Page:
No, we didn’t launch our new website just to mark the anniversary of our Pushing the Envelope blog. It’s just a happy coincidence. But we do want to mark both occasions as they share a very important common element: you.
It’s a couple days after Christmas and all through the house, still no creatures are stirring. Well, some of us are. After all, it’s back to work for most of us. Postal employees were especially busy this time of year. In the holiday season, the Postal Service delivered nearly 16 billion cards, letters and packages across the country and sent mail around the world.
Pushing the Envelope was launched in the late Fall of 2008. Since then, we have posted 118 topics (including this one) and received more than 3,800 comments from our readers. Topics covering issues of interest to Postal Service employees generated the greatest response. Our top five, by views, include the following:
2)OIG wants to know how you feel about sick leave
3)Nationwide Wage Uniformity
4)Brainstorm Ideas part 2 (allowed people to choose the best idea)
5)Brainstorm Ideas to Help the Postal Service
Have you ever wanted to contribute to or help develop the issues within an OIG audit? Or have you read an audit report and thought ‘I wish I had the opportunity to share my perspective and additional information with the auditors’?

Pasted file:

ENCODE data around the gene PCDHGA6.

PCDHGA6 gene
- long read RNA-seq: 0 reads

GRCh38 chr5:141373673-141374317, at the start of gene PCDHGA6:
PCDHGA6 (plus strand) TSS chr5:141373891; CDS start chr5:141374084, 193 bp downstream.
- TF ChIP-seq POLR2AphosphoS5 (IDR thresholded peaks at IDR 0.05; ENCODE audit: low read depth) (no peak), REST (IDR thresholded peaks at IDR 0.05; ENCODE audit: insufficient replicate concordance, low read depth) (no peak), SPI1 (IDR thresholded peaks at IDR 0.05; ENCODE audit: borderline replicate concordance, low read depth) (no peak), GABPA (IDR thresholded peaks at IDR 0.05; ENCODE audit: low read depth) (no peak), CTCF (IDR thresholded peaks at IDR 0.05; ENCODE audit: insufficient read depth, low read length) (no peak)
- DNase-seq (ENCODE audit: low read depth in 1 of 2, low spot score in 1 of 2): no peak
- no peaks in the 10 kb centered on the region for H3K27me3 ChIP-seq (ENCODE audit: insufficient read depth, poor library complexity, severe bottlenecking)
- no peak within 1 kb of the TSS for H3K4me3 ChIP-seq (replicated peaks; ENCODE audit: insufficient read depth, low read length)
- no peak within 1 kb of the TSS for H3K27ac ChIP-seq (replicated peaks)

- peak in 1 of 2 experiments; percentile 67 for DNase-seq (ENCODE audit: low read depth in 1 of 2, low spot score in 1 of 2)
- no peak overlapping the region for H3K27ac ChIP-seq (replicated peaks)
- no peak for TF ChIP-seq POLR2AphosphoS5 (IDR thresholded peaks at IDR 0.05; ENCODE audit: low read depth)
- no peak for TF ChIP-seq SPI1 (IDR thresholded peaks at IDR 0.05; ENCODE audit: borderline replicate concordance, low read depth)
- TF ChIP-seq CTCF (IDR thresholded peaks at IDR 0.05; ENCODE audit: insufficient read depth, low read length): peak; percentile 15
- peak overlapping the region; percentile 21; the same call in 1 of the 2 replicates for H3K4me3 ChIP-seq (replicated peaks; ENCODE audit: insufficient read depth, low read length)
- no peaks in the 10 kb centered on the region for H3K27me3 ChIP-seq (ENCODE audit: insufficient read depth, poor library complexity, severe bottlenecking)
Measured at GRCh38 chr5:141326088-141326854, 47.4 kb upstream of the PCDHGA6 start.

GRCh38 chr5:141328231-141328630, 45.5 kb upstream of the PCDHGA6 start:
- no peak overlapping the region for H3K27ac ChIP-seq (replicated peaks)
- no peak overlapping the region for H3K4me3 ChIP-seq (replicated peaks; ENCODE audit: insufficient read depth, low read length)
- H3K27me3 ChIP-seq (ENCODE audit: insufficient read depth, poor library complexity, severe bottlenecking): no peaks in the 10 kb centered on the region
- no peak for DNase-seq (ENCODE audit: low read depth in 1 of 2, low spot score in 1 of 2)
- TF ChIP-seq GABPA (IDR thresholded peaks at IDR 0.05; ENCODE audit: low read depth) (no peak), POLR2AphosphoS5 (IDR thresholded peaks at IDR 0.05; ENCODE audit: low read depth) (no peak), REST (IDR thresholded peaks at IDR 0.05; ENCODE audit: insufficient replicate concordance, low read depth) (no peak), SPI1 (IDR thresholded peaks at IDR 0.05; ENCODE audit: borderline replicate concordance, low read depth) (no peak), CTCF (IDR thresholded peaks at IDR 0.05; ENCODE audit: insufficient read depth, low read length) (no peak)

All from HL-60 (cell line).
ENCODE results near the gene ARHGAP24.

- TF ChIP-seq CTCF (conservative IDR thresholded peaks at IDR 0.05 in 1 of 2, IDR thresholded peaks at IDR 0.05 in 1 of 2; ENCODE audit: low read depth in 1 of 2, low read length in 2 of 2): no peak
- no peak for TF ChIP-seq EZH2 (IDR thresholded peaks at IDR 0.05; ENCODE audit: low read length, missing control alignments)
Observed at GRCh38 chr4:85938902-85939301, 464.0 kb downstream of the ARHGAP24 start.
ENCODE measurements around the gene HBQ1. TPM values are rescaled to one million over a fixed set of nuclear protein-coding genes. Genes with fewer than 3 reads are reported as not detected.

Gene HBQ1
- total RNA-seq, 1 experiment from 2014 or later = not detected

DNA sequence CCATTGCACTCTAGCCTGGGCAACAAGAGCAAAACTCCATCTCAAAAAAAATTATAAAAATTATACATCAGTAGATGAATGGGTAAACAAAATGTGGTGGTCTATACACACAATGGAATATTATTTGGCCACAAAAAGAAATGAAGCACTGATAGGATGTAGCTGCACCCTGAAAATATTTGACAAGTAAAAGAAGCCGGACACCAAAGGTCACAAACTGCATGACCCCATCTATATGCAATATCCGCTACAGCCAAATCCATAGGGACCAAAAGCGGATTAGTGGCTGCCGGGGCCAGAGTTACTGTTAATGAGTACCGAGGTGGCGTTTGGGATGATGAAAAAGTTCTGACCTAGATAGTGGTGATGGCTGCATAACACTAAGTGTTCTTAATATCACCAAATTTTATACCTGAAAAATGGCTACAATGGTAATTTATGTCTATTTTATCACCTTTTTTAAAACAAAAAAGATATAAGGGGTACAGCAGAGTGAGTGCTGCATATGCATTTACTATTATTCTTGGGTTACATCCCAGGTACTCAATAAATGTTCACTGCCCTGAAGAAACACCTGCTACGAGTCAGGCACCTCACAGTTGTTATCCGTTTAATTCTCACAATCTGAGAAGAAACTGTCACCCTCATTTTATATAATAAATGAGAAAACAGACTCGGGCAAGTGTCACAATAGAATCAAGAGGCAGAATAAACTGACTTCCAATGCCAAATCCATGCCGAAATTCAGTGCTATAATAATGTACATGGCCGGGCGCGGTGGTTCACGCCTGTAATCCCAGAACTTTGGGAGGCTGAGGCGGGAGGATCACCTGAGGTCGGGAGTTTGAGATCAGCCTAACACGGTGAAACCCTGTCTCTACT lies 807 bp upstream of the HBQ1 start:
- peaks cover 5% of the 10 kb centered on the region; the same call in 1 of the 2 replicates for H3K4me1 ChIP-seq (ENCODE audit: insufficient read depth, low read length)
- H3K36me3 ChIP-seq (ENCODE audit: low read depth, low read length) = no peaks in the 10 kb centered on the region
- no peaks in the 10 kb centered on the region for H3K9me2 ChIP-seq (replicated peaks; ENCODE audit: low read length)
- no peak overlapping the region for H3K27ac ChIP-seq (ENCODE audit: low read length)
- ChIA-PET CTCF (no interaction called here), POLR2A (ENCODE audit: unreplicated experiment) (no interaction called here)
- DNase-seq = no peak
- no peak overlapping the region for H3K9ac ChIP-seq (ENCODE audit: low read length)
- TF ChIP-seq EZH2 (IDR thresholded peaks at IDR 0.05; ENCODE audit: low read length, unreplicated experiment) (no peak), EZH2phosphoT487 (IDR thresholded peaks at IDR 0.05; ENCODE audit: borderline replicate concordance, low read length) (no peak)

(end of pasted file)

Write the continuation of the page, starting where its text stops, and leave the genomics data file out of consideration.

With the addition of the Audit Projects section to our website, now you can provide feedback while the audit is being conducted. The Audit Projects section allows you to review the overview of an audit, contribute information, and send documents during this crucial planning phase. In essence, you become an audit team member for the project!
To encourage employees to contribute constructive ideas to enhance customer satisfaction, generate revenue, increase productivity, and improve competitiveness, the Postal Service offers the web-based eIDEAS program. Postal employees can submit ideas online or at a mail processing plant kiosk.
“Undercover Boss,” a CBS show that began airing in February, follows Chief Executive Officers (CEOs) as they go undercover to work primarily in lower-level positions in their own companies. Beyond its entertainment value, the episodes have exposed a significant disconnect between senior management and employees. While featured CEO’s have not recently, if ever, worked in entry-level positions in their companies; in contrast, the Postal Service has a proud history of promoting from within. Many of its current officers have carried mail, sold stamps, or worked in mail processing plants.
After blogging for several months, the Office of Inspector General wants you to know how it’s going. So far, we’ve posted seven blogs (including this one) and received more than 100 comments. There have been a number of thoughtful observations about the Postal Service, and the Mail Transport Equipment blog actually led to a tip that resulted in the recovery of some pallets.